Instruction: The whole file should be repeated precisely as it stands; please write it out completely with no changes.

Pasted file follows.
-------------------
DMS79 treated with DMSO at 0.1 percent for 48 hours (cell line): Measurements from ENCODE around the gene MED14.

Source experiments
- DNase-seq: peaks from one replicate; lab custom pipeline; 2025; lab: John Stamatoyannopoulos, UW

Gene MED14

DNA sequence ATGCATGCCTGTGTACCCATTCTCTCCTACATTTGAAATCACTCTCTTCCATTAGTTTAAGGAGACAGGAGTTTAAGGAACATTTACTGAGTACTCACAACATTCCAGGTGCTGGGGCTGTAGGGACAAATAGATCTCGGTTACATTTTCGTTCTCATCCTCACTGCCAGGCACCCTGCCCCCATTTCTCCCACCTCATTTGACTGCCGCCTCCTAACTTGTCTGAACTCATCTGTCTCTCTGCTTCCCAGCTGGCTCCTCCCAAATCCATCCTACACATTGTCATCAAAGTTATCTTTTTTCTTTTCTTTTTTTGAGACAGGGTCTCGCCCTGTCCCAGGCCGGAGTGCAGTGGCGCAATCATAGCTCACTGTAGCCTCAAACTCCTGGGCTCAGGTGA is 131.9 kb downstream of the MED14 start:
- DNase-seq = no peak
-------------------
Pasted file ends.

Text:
DMS79 treated with DMSO at 0.1 percent for 48 hours (cell line): Measurements from ENCODE around the gene MED14.

Source experiments
- DNase-seq: peaks from one replicate; lab custom pipeline; 2025; lab: John Stamatoyannopoulos, UW

Gene MED14

DNA sequence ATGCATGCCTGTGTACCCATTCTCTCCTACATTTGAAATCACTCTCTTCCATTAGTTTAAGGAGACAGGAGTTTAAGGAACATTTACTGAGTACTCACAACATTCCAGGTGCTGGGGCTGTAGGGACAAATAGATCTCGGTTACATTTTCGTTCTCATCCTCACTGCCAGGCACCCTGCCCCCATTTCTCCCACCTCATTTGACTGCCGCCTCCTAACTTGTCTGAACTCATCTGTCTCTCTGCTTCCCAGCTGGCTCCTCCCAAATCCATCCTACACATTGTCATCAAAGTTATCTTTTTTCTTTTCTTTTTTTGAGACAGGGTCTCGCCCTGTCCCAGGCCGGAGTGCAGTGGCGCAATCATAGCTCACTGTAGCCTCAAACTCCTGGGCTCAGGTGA is 131.9 kb downstream of the MED14 start:
- DNase-seq = no peak